despite layers of untapped resources. North Selby the most northern of
the complex from start to finish of its life had little more than 12 years
production despite having access to an ocean of coal. The brightest predictions
were for the complex to work only another nine years, we are currently
hoping to survive to Xmas 2002 the only term which springs to mind is
wilful waste. The coalfield was controversial from the onset. Sunk in
rural Tory land-owning Selby the local gentry and their cap doffing workers
feared the invasion of horny handed miners with their wild ways and politics.
In order to pacify the gentrify the complex was designed so that no headgear
would be exposed. They would be squat low gears surrounded by red brick.
Dark satanic mills with whirling wheels over pit heads would not be the
image for Selby. Instead the PR conscious NCB would construct towers and
red brick walls around the winding gear, to make the enterprise look like
a vision of glass and technology, on the surface, to the outsider of course.
Below ground the pit was still the pit. Stringent restrictions for mining
reserves were imposed which allowed mining only in the Barnsley seam.
Even here the extent of working is greatly limited, The IMC Ltd Colliery
Review tells us "An application to work reserves to the east of the
river Derwent aroused significant local opposition". It had originally
been planned to transfer men to the newly built estates near to the collieries.
In truth despite subsidies, few made the transfer. The apparent hostility
of locals and lack of pit community forced most to stay in their own villages
and commute every day, sometimes lengthy distances.
There are five operating mines including the Gascoigne Wood drift which
receives all the mineral from the other five sites. A further restriction
in the area is due to the rural fear of the dreaded slag heap, spoil disposal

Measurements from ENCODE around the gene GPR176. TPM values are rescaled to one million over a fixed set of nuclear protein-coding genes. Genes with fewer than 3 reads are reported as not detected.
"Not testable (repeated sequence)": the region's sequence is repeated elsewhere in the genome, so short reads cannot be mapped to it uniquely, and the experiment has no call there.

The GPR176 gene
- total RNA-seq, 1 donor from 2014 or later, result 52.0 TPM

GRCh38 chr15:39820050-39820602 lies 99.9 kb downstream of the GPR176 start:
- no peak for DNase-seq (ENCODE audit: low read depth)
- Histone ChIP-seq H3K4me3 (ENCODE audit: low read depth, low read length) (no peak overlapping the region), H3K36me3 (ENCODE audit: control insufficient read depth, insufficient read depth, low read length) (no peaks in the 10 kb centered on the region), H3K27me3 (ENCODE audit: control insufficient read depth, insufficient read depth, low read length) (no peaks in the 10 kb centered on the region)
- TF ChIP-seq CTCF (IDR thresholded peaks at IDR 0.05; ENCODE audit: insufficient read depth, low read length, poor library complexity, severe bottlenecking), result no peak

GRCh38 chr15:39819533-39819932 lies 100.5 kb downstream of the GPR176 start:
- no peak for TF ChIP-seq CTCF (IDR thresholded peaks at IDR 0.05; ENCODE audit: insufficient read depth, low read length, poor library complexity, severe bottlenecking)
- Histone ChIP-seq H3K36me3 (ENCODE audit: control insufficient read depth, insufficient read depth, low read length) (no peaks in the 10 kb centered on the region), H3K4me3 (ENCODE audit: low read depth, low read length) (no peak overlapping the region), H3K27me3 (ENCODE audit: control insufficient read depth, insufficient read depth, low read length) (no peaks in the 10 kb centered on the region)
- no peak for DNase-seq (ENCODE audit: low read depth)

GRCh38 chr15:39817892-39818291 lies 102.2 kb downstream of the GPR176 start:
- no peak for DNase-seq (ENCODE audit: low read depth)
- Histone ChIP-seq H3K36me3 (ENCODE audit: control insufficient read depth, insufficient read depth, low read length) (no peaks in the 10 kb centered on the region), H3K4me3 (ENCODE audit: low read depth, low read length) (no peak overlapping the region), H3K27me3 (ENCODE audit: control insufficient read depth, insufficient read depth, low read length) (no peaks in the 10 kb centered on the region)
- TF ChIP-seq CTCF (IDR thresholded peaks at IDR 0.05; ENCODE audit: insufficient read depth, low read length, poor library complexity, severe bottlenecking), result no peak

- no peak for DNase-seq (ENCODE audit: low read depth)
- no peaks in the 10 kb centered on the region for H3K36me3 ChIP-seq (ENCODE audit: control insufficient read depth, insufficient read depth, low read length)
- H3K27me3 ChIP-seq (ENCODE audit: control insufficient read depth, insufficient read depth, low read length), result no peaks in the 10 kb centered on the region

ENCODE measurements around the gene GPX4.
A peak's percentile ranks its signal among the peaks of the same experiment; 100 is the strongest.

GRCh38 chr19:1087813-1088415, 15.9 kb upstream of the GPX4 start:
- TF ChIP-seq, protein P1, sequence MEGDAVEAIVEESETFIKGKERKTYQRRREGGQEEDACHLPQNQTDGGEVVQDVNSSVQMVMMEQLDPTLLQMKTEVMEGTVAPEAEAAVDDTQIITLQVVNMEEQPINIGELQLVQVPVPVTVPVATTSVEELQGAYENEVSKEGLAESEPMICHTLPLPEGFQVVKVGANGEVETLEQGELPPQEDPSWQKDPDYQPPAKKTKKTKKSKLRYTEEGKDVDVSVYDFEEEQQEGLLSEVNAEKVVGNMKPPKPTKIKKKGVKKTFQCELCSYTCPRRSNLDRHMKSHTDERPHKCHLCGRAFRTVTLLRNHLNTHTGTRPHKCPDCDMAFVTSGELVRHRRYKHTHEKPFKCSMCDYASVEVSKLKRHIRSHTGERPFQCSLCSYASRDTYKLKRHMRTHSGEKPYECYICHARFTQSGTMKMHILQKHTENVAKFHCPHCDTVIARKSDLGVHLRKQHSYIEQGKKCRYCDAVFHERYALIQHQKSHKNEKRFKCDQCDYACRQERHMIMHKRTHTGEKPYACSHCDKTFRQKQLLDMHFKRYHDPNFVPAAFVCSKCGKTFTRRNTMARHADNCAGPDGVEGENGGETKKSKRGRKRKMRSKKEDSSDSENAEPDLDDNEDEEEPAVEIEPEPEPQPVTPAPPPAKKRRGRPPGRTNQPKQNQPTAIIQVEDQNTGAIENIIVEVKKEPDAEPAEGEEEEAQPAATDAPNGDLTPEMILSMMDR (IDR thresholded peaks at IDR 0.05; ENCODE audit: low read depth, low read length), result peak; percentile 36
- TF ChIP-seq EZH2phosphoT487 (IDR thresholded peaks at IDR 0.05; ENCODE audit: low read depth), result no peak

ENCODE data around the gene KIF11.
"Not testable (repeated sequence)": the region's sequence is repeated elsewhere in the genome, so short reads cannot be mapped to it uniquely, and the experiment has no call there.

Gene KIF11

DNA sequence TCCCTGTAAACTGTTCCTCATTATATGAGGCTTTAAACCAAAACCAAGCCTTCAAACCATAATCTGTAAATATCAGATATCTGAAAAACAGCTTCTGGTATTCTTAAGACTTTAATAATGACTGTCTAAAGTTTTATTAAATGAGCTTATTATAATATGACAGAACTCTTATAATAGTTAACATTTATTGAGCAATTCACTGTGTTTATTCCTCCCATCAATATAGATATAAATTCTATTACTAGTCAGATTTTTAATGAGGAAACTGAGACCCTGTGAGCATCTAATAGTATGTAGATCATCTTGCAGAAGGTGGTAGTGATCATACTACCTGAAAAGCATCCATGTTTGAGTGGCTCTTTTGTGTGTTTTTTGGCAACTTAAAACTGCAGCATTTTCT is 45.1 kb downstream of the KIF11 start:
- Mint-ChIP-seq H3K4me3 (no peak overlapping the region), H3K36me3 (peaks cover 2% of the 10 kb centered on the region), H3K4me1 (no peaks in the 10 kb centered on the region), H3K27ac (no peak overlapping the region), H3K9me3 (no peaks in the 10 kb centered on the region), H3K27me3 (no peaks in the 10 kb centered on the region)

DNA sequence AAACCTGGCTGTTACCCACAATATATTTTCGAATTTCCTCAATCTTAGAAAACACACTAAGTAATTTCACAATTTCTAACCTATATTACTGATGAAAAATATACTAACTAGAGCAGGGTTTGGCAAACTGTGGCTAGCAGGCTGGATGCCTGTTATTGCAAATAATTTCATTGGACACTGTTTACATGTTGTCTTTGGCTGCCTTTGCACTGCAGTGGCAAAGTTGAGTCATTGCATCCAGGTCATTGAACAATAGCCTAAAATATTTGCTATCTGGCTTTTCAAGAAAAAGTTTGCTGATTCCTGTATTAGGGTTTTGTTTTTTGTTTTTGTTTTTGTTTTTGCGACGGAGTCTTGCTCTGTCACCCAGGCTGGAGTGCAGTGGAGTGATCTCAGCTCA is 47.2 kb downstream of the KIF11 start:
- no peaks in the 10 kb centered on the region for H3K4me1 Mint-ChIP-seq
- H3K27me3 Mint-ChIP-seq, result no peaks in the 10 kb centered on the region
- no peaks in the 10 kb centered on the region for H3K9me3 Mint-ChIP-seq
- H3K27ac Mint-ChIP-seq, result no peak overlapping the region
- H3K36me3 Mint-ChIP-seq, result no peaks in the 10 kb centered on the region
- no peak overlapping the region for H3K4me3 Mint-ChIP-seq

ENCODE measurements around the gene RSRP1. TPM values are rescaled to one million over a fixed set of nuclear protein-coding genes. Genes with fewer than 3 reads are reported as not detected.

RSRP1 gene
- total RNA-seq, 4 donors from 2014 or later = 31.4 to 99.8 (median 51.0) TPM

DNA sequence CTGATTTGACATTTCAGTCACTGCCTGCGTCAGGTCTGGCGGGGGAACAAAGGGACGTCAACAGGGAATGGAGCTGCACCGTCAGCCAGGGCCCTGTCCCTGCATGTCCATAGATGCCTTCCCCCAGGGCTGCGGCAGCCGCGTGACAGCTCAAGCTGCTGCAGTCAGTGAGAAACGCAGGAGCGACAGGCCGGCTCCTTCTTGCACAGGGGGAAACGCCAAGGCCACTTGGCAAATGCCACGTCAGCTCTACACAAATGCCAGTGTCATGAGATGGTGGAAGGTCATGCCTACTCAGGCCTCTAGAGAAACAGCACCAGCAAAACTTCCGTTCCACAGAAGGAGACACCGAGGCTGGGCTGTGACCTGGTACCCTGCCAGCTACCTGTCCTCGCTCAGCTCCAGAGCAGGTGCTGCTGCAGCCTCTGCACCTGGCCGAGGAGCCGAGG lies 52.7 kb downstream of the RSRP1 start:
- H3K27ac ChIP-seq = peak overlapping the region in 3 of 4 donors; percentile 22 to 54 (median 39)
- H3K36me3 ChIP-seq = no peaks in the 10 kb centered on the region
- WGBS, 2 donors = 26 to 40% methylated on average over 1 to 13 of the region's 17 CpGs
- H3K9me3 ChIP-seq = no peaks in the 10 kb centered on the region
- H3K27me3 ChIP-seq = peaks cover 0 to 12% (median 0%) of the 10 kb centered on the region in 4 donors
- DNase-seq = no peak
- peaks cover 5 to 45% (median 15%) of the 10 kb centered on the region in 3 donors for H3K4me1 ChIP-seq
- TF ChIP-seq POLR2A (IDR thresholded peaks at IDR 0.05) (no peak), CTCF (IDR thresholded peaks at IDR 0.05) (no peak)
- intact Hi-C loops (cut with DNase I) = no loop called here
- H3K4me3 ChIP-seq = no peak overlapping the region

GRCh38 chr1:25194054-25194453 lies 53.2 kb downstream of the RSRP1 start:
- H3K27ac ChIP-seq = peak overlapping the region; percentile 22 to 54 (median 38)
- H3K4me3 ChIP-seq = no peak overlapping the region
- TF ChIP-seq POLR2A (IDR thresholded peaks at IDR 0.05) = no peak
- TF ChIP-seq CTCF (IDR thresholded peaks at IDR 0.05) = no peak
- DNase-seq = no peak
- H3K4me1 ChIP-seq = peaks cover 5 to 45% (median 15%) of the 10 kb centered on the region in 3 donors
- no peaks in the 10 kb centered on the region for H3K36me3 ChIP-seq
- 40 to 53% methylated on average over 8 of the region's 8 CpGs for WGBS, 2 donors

is a major difficulty in the environmentally and politically sensitive
area. Though we are told on site facilities are likely never to be exhausted
as the end of the whole complex is already incredibly in sight at the
time of first writing this peace we were pessimistically told nine years
life at best , despite massive untapped reserves particularly at Riccall
and Stillingfleet !
This has now been dramatically downgraded and we are fearful the whole
complex could be closed by Xmas this year (2002), the most outrageous
rape and waste of resources in the history of this already wasteful industry.
This despite a recent £40 million investment by the government,
we understand this was distributed to shareholders rather than invested
in new development as expected. Coupled to this of course is the 'rigged'
world market for coal, as Mr John Grogan MP for Selby said in his lengthy
House Of Commons speech on 16 April :- "if UK Coal received the same
value for its coal as the previous owners British Coal, it would receive
more than £40 per tonne, which would be about half the cost of mining
1 tonne of coal in Germany. However UK coal process are now less than
£30 per tonne. As a result the Selby complex lost more than £35
million last year bringing the losses in the past three years to £93
million." Grogan however earned the contempt of much of the industry
by requesting "closure aid" rather than aid to stay open, but
perhaps that judgement was too harsh. He was trying to stop a stampede
of craftsmen and heading crews diving over the side in order to claim
redundancy rates which were due to be withdrawn after July 2002. Such
panic would have brought forward the closures and left the communities
abandoned and unsupported. For his part he argued 'closure aid' would
soften the blow and give a controlled closure programme.
The Five mines are Wistow, Stillingfleet, Riccall, North Selby and Gascoigne
Wood. We are told the take is also affected by faulting. The majority
of the extract goes to power stations with some sales to manufactured
fuel and domestic.